ABOUT THE NEW MA DISSERTATIONS

This post was lost during the updating of the UAB’s blog software, somebody may have read a longer version. Here I go again…

This week I’m done assessing MA dissertations for three different MA degrees and now’s the time to consider what the new European convergence plans for higher education, which we know as plain ‘Bolonia,’ have brought about. Not much that is good.

In my time as a student, ehem, mid 1980s to mid 1990s, it took 11 years for someone to complete a PhD in Spain: 5 for the ‘Licenciatura,’ 2 for doctoral courses, 1 for the equivalent of the MA dissertation (100 pages), 3 for the PhD dissertation (around 500). That was too much, no doubt. The 2002 reform reduced the ‘Licenciatura’ to 4 years and the doctoral courses to 1, so that the total amount of years to get a PhD went down to 9. Now it’s down to 8 years: 4 for the ‘Grado,’ 1 for the MA including the dissertation (35-50 pages) and 3 for the PhD dissertation (350). This, of course, includes learning English in our case to a level high enough for international conferences and publication.

It’s easy to see that time has been dramatically compressed at the MA level, which means in practice that in our UAB MA, Advanced English Studies: Literature and Culture, students have a maximum of 15 months to complete assignments for 8 different teachers and to write the dissertation. Yes, they may submit the dissertation in September rather than June, and yes, it’s short, but this hardly helps.

We start the process of tutoring the dissertations as soon as possible with a research seminar given by all members of staff between November-December leading to a proposal submitted after Christmas. There is a constant follow-up with intermediate submissions of work in progress. Yet, this cannot make up for a new problem that we didn’t have with the doctoral courses.

In the old system, students who enrolled in these courses aimed at completing a doctoral dissertation. Many gave up after writing the shorter dissertation, which was, anyway, twice as long as the current MA affair and researched over at least 1 year. Only students graduating with average Bs and As attempted the feat of getting a PhD. Now our public is different: they may just want the MA and never considered writing a PhD dissertation at all. The MA dissertation is hard enough for them but, then, ours is a research MA.

Why not filter the students and be more demanding, you may be wondering? Well, let’s be frank: we need as many students as possible to guarantee the survival of our MAs all over Catalonia, just in case Generalitat considers that they’re too expensive in terms of teaching resources. The result? Frustrated students and, at best, with a few honourable exceptions, half-baked pieces or nothing at all.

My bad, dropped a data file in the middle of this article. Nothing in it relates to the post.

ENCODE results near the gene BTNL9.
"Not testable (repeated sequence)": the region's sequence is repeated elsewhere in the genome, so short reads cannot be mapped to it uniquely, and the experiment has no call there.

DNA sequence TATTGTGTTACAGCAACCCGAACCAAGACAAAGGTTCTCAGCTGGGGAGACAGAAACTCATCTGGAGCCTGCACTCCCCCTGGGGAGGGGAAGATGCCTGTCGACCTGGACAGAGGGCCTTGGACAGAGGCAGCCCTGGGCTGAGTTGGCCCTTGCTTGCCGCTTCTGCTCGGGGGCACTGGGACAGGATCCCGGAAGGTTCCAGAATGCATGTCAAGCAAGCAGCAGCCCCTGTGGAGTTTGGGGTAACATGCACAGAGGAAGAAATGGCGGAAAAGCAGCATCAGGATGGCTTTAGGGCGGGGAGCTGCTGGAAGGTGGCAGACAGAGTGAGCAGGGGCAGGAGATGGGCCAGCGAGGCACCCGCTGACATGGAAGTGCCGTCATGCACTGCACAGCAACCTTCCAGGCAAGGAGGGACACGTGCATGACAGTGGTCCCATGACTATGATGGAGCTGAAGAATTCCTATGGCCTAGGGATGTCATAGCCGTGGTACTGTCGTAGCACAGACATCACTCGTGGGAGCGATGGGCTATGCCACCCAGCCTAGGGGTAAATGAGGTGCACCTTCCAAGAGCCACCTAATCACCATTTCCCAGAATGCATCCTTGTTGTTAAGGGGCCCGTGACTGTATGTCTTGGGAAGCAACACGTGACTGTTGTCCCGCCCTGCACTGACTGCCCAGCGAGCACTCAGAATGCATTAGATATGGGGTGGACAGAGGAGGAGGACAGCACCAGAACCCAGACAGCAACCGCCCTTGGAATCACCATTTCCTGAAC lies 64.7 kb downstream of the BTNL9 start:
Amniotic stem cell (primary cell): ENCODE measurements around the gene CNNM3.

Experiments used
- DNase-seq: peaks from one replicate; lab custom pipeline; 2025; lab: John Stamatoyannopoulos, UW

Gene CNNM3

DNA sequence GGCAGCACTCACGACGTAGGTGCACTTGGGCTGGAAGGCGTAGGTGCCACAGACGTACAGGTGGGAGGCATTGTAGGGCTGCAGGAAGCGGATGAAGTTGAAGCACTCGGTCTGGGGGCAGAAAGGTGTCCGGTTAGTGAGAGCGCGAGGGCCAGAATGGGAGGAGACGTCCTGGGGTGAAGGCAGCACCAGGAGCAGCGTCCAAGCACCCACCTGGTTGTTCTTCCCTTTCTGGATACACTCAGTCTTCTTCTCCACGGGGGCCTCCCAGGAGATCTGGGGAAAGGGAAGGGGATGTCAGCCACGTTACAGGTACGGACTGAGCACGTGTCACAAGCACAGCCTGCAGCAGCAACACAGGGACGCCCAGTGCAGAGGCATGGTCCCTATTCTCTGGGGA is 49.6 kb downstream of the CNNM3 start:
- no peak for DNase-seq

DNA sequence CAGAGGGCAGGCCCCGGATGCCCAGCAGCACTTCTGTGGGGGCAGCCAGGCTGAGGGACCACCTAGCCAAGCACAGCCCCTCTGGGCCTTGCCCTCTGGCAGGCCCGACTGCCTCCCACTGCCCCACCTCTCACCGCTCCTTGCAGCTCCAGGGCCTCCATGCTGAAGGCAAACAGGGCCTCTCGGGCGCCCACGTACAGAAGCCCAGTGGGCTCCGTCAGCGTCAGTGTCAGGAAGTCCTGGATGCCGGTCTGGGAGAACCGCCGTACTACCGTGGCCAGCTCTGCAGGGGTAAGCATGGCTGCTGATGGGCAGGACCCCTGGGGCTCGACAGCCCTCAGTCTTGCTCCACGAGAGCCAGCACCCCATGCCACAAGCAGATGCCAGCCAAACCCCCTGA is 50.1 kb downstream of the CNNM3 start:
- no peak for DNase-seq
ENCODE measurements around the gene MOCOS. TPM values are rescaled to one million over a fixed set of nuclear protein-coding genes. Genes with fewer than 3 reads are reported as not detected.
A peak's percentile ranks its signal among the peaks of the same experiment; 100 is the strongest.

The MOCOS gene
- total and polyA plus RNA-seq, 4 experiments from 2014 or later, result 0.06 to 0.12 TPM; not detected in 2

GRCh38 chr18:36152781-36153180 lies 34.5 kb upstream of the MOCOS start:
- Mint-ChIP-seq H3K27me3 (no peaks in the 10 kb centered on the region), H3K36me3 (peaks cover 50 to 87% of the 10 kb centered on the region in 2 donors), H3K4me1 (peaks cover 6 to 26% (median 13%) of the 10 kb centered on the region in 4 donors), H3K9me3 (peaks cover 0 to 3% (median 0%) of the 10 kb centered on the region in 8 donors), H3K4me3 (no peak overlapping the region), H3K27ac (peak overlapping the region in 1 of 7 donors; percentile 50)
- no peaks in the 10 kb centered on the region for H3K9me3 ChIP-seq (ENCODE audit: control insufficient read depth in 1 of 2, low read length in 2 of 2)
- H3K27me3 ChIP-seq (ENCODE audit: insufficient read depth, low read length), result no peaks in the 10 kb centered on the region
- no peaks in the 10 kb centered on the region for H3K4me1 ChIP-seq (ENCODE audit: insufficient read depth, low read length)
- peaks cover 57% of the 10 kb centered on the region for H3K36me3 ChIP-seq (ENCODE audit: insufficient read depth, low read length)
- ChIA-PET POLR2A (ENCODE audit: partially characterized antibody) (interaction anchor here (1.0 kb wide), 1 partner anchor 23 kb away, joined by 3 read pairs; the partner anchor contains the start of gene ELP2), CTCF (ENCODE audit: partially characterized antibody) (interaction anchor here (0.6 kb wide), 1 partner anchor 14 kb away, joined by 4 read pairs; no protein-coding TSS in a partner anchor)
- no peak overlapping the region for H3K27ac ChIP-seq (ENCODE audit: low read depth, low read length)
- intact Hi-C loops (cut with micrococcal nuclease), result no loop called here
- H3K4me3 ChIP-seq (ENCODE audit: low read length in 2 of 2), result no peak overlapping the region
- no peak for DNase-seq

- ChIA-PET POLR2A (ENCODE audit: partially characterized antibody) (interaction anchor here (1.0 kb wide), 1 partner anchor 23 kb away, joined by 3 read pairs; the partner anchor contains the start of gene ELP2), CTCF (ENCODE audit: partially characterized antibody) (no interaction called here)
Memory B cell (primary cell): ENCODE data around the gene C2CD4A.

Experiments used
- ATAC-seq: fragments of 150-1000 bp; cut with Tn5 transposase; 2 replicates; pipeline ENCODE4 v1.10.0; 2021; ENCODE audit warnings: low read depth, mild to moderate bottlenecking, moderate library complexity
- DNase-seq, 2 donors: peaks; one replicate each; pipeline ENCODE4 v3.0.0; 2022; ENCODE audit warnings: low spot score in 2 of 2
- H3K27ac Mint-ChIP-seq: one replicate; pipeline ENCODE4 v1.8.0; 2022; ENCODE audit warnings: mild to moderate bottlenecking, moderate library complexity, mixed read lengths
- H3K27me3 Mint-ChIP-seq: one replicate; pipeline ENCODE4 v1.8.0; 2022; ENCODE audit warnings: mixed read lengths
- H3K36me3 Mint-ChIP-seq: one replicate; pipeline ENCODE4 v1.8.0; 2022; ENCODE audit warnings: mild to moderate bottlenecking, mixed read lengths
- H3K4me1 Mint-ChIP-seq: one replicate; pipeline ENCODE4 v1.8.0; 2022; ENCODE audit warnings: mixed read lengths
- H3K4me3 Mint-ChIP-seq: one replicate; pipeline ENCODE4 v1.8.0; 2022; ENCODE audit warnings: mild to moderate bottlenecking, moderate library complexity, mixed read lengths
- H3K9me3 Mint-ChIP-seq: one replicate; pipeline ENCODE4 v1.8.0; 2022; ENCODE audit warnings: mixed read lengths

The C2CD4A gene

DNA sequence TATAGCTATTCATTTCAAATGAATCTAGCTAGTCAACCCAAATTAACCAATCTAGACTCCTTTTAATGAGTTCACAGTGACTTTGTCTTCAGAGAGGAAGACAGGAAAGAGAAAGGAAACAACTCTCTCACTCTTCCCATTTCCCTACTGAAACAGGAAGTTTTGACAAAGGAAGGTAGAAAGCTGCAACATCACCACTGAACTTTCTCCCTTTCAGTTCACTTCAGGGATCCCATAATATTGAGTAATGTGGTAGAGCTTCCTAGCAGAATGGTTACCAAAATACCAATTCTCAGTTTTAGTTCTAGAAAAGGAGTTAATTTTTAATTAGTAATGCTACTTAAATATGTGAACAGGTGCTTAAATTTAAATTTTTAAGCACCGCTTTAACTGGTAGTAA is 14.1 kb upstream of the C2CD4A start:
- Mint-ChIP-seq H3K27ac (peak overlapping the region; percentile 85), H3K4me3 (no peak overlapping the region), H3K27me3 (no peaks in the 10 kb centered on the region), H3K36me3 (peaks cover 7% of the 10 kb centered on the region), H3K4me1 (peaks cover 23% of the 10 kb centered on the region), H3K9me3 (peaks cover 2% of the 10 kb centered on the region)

Delaying the submission of the MA dissertation to a second year means that students pay a staggering 900 euros for re-registration (600 plus a 40% surcharge). I’m beginning to believe universities are banking on this unlikelihood to complete the MA dissertation in time to get some extra money. Our suggestion that students may submit their work either in September or in February, counting as part of the same academic year, has been discounted with the excuse that our computers cannot do it.

Bureaucratic matters apart, the fact is that you in the same way you can’t hurry love, as the song claims, you can’t hurry learning (much less thinking, that undervalued activity). The production of good Literature dissertations takes time, as it takes plenty of reading and that is time-consuming. We have, of course, the additional problem that some ‘clever’ politician decided to implement first the introduction of the MAs and then that of the new BAs (the four-year ‘grados’). Also, that many of the most committed students are taking the new MA in teacher training for secondary schools which has been made compulsory for those who wish to teach in Generalitat schools. Thank you very much!!

If anyone knows of a fool-proof method to write excellent dissertations within a 15 month MA (in a foreign language, remember), do let me know…

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